This is the third in a series of articles providing our thoughts on how to reduce costs and bring some rationality to e-discovery. We have discussed the e-discovery plan, the e-discovery team, ESI systems analysis, record retention policies and triggering event guidelines in prior articles.1This article focuses on a critical planning component: legal hold guidelines. This includes legal holds not only on data within the company but also on data held by third parties (cloud computing) and data maintained by a social media service provider.
Legal Hold Guidelines
The legal hold notice is actually the first in a series of concrete steps in the document preservation process. The goal is to have a well-thought-out process without having to construct one under the pressure of actual litigation, when both in-house and outside counsel may be subject to many competing pressures. The guidelines can be constructed as a series of steps. These steps would include
1. determining if a triggering event occurred;
2. analyzing claims and defenses and key players;
3. developing the legal hold;
4. circulating and confirming the legal hold;
5. monitoring the legal hold;
6. documenting the reasonableness and good faith of the process; and
7. termination of the legal hold.
The process by which a triggering event is determined has been discussed previously. The next step in the process begins with a meeting of the e-discovery team to analyze potential claims and defenses. With these potential issues in mind, the e-discovery team can determine which employees generate, receive or have access to potentially relevant information and/or knowledge of the dispute. This will lead to an analysis of the various locations where this information may reside (including third-party vendors), based upon the company data map and document retention schedules. Information located outside of the United States may create special problems because of data privacy restrictions.2With this information in hand, the company, usually through legal counsel, can construct, circulate an appropriate legal hold notice and work with the IT department to secure relevant ESI from destruction and stop any automatic deletion procedures.
The general structure and content of the legal hold has been described in a number of publications and cases.3In general, the legal hold should be clearly written, describe (briefly) the dispute, explain the types of information that must be preserved, describe the category of information relevant to the dispute, emphasize that all of the information must be preserved (even if duplicated), set forth how the information will be collected and identify to whom any questions should be addressed. The legal hold might also describe the possible locations of ESI that might not be apparent, such as PDAs, and confirm that even though the ESI may be backed up on enterprise servers, it must still be maintained on personal computers. The guidelines should contain a form of legal hold that will have to be modified to accommodate the needs of a particular matter. Legal hold notices are generally considered to be privileged but may loose this protection if claims of spoliation are made.4
The potential recipients of the legal hold can be placed into three basic categories: individuals with significant involvement in the dispute and/or those who have custody of relevant information; individuals who may have potentially relevant information (potential key players), and individuals who are primarily custodians of documents and have responsibility for overall records management and automatic deletion or destruction practices (IT players). With respect to the first category of individuals (the really key players), there is a suggestion in the case law that the failure to issue a written legal hold to key players constitutes gross negligence.5This rule has not been adopted by any of the circuit courts and, like all e-discovery rules, this admonition may have exceptions. For example, a written hold may alert a custodian of important, but adverse or embarrassing information, to immediately delete the data. Under these circumstances a personal visit that preserves all potentially relevant information would be the better practice. This can be followed with a written legal hold. In any event, in most circumstances this most important class of individuals should be contacted following the written legal hold to insure that they fully understand and are in compliance with the legal hold. It may also be advisable for company compliance personnel to actually conduct the search of the ESI accessible to the key player. The class of key players is not static. Further investigation may reveal that a "potential player" is really a "key player." The corporation may consider circulating a questionnaire to potential key players to determine whether they might fall into the key player category.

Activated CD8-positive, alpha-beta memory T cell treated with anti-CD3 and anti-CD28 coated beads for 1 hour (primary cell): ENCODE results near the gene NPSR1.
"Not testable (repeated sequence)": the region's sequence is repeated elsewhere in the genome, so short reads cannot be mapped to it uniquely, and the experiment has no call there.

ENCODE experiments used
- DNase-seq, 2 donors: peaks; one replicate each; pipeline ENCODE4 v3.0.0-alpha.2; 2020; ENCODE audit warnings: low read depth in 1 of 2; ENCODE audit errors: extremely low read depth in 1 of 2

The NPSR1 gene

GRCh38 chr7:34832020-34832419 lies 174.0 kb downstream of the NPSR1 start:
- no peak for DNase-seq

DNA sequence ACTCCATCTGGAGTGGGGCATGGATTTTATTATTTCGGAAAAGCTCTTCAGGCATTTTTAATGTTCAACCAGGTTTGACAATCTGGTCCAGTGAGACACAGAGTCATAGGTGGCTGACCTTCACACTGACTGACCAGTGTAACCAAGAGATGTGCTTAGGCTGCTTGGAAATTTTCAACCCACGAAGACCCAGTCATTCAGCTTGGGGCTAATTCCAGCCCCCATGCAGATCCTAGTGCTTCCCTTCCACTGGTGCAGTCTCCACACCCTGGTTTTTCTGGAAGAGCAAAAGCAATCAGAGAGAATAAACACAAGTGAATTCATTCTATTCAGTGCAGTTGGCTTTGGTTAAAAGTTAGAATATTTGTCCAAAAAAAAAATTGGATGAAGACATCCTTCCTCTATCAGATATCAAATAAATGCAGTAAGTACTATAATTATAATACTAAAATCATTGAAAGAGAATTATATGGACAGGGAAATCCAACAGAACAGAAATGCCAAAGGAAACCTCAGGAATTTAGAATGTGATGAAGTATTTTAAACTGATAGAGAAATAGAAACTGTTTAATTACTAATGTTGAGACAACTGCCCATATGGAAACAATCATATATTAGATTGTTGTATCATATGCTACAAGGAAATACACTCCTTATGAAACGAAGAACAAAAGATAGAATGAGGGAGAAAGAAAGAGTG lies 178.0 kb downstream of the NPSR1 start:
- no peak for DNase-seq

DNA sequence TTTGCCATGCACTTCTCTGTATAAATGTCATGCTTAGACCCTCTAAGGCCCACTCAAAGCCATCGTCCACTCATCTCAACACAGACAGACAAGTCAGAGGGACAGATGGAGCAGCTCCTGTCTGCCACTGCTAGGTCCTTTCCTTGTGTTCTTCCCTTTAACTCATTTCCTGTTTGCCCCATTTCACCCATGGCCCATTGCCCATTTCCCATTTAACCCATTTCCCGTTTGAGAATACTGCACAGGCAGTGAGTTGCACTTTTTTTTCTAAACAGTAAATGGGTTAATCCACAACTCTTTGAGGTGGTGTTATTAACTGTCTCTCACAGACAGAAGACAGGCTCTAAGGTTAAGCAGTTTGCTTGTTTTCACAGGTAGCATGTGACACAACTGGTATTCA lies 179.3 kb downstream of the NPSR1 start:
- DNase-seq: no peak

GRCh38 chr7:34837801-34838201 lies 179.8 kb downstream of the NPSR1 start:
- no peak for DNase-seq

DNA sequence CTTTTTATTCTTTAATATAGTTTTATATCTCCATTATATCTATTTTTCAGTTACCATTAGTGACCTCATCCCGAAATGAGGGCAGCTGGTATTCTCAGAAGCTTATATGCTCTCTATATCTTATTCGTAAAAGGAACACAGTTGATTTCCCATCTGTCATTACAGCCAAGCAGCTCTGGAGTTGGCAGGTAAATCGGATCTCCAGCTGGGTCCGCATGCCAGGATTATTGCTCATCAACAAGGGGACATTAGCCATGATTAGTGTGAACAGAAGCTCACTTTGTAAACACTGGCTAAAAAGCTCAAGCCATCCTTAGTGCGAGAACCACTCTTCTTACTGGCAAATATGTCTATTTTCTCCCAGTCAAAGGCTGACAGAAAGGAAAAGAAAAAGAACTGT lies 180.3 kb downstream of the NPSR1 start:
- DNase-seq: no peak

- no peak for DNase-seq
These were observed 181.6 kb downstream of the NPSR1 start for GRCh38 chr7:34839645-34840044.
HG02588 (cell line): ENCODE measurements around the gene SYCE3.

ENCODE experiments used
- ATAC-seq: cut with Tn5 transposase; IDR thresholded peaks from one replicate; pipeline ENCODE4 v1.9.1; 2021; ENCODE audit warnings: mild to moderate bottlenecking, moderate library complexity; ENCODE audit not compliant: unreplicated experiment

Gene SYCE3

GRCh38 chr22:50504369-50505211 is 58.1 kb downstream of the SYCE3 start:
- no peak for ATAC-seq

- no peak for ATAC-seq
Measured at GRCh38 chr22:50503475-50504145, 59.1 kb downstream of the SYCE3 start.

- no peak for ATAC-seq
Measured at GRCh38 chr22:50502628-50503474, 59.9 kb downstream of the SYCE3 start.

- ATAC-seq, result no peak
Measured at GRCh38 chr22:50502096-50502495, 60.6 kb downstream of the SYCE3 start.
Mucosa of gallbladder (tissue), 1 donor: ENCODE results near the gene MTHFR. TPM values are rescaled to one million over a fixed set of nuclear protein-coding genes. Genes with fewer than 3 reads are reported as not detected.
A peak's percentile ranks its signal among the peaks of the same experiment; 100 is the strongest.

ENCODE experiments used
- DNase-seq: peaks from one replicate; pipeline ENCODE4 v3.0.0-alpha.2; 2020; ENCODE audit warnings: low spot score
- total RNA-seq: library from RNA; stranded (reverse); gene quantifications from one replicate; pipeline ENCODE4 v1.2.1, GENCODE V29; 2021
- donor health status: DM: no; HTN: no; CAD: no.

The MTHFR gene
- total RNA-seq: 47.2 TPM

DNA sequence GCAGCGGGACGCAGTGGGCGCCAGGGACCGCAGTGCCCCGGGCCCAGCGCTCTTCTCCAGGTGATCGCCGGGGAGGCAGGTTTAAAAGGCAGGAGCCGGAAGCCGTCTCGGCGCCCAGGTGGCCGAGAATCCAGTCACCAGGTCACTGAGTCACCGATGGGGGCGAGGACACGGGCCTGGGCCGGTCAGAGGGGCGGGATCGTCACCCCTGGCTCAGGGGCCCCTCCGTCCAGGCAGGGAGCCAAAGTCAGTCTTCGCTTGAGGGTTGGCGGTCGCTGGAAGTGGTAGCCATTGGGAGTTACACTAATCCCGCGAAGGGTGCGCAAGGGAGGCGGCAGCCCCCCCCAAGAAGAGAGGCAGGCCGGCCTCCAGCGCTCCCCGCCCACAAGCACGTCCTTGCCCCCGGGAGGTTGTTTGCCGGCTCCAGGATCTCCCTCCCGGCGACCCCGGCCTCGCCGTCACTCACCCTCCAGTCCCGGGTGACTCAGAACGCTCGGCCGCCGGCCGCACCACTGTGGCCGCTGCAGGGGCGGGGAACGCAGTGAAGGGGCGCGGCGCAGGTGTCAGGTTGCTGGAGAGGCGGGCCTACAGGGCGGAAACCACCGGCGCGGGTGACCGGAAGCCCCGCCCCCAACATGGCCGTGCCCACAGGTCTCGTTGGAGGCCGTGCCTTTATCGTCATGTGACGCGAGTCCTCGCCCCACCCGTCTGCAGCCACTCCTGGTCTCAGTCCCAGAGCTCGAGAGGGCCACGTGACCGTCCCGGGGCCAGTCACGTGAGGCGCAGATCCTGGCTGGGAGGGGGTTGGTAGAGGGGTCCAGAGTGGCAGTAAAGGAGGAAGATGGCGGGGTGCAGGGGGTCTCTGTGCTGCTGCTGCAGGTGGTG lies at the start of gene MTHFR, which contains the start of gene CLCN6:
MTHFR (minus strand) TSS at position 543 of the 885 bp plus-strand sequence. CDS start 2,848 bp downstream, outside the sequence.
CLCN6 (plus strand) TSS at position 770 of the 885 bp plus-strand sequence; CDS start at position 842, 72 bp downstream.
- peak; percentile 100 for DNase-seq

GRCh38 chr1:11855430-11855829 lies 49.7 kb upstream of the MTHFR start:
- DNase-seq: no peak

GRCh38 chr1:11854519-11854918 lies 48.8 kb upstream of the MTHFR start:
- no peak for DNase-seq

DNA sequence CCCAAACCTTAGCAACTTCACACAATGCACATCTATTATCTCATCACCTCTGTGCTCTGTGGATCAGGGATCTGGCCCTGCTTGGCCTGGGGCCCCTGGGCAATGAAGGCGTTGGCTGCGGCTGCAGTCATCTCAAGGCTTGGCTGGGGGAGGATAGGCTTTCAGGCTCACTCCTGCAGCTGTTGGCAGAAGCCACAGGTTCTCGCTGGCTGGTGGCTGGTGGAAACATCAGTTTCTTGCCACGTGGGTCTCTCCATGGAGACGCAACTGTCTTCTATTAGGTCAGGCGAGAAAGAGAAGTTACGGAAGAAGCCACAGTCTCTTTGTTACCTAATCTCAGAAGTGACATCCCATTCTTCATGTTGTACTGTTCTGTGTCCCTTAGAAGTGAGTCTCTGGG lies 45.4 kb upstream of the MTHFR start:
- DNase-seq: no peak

The case law is unclear as to precisely when the legal hold should be issued. It is extremely difficult for a company to prepare properly and issue litigation holds the very first day when, for example, a complaint is filed. It takes time to identify the issues and the key players. However, the corporation should almost always immediately notify the IT players to halt automatic deletion of a broad class of information until a narrower scope of preservation can be developed.
The legal hold process must also be monitored after the initial preservation steps are taken. It may well be that as the litigation develops and agreements are reached with opposing counsel, the scope of the preservation obligations can be reduced, or that issues that were not apparent when the litigation began may become more important as time goes on.
Finally, there is no such thing as perfection in the legal hold process. Despite all of a party's reasonableness and good faith, relevant ESI may be lost. The courts have recognized this reality. However, once it is established that relevant ESI has been destroyed, the burden falls upon the company to defend its conduct in court - in the face of 20/20 hindsight. Thus, as the litigation hold process is put into place, a good business practice is for the company to prepare a memorandum detailing each of the steps taken in the litigation hold process, including the individuals to whom the hold was circulated, the timeframes, the claims and defenses considered, and the location of the ESI searched. There may be instances where the best approach is to contact opposing counsel and negotiate the scope of the legal hold once the parties become more familiar with the necessary information and where it resides. Any such agreements must be in writing.
Cloud Computing And Social Media Requirements